DURHAM, N.C.— Since the launch of the Divine Performing Arts (DPA) 2009 World Tour on Dec. 19, the DPA Touring Company has played to full houses in four cities in Florida and North Carolina.
Since 2006, the New York-based performance company has been bringing about a renaissance of China’s five-millennia-old traditional culture. Those who have seen this world-class show are struck by the unique charm of Chinese classical dance, a defining part of DPA’s production.
Inner Quality of Classical Chinese Dance
Brian Nieh, a lead dancer with DPA, said that classical Chinese dance is not merely a display of techniques such as jumps, turns, and flips.
“The difficulty of classical Chinese dance actually comes from the effectiveness of using these skills to convey inner feelings and thoughts.”
Nieh gave the example of Monk Ji Gong Abducts the Bride, a DPA dance sequence that highlights Monk Ji Gong, one of the most adored figures in Chinese history, renowned for his unorthodox manner of doing good deeds.
“Ji Gong is a deity. He will not steal a bride from someone else’s wedding just to satisfy his personal pursuit. But since he knows that a catastrophe is about to hit the village, he abducts the bride to save the villagers, leaving behind a surprising turn of events,” Nieh said.
“This typical program manifests the extensive expressiveness of Chinese classical dance, as it includes a lot of scenarios and plots that are mainly conveyed through classical Chinese dance.”
Nieh, who plays the main role in the piece, explains that a dancer has to consider what movement best depicts Ji Gong as he tells people to evacuate, what gesture exactly signals that a catastrophe is imminent, and what facial expression and physical movement can illustrate the monk’s compassion.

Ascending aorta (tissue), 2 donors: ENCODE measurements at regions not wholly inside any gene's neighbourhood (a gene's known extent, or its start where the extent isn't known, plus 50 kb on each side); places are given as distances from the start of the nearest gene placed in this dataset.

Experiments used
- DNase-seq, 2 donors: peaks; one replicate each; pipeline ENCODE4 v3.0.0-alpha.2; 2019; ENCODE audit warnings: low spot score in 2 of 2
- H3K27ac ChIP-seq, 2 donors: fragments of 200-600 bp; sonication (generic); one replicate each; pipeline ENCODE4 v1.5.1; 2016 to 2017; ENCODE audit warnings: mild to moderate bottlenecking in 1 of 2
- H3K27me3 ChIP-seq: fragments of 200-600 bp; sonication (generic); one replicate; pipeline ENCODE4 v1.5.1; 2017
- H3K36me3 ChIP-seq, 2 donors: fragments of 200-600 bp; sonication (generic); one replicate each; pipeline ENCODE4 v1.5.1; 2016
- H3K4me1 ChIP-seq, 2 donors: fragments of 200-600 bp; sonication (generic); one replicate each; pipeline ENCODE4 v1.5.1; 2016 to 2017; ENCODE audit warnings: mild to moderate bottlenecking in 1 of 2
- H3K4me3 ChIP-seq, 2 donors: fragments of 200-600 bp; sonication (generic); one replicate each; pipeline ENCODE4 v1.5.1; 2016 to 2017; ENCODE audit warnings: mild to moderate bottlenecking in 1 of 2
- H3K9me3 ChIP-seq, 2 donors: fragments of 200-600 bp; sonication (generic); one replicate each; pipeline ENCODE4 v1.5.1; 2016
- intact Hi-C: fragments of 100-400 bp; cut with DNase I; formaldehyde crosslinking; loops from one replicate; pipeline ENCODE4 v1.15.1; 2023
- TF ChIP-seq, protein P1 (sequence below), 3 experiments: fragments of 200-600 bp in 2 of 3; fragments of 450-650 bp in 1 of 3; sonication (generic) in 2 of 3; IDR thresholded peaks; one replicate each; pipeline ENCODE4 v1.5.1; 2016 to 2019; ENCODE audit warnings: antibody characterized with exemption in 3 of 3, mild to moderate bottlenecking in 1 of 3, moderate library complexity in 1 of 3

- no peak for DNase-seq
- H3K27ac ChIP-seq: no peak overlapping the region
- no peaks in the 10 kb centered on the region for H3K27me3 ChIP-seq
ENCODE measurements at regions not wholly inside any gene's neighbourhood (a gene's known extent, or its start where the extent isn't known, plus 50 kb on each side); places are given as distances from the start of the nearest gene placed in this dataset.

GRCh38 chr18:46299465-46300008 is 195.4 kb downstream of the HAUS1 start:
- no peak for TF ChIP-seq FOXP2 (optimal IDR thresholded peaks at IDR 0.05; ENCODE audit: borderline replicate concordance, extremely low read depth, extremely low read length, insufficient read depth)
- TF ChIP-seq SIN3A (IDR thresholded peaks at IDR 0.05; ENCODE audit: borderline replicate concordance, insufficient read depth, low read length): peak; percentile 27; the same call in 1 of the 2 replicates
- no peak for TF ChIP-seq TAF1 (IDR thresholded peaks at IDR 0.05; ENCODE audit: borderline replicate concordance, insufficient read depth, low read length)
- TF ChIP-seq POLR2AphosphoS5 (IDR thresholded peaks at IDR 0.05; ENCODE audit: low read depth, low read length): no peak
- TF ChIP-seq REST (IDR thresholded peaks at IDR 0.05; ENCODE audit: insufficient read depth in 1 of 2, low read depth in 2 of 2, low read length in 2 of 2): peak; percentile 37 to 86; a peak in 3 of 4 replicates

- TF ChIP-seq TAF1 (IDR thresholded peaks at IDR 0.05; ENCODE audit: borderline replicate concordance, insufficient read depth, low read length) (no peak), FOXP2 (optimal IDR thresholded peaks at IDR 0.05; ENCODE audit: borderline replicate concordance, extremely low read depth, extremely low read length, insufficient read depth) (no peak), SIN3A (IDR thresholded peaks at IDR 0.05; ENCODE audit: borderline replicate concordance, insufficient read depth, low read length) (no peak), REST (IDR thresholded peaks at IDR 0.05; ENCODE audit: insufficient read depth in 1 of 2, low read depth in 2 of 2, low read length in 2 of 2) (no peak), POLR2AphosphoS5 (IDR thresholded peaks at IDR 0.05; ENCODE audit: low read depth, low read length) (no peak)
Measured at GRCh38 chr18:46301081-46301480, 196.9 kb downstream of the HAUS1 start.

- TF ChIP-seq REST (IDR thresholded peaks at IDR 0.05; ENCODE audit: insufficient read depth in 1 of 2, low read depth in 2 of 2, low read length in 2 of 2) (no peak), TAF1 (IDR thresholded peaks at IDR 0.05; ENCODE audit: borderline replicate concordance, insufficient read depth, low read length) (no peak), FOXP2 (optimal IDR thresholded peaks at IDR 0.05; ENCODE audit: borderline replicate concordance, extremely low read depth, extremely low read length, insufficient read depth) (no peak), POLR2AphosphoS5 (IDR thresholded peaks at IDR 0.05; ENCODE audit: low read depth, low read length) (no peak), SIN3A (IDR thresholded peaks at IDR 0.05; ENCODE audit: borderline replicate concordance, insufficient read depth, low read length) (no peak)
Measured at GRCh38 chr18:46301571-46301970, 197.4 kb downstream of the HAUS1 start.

“This kind of emotion—you need to let the audience feel it, whether they are seated in the first row or the last row,” he said.
‘Land of the Divine’
“The ladies’ hand gestures are particularly dainty in Chinese classical dance,” said Wendy Su, who joined DPA in 2006. “For instance, in almost every dance piece, you can see the lotus palm—a fundamental gesture in classical Chinese dance.”
Classical Chinese dance has grown out of the history of China, once known to the Chinese people as the “Land of the Divine.” In the early stages, classical Chinese dance was largely passed down among the common people and members of the imperial court. Over the years, dancers rearranged, polished, and reworked it to include the systematic training recognized today.
“During every performance, we performers are devoted to making it a good show for the audience. I think the audience can see and feel it. Whenever I dance, I always need to fit into the character that I am depicting,” said Su.
Throughout the four-month touring season, each of the three Divine Performing Arts companies will perform more than ninety shows. Yet the busy schedule does not diminish the mood of the performers.
“We have toured in so many cities. After a show ends, usually it takes several hours for us to reach the next city. Sometimes there are even two performances in a day—a very packed schedule. I can probably say that I am a bit tired physically, but spiritually I feel very fulfilled and joyful, especially when I see the anticipation of the audience,” Nieh said.
“Sometimes there are even two performances in a day—a very packed schedule. I can probably say that I am a bit tired physically, but spiritually I feel very fulfilled and joyful, especially when I see the anticipation of the audience.”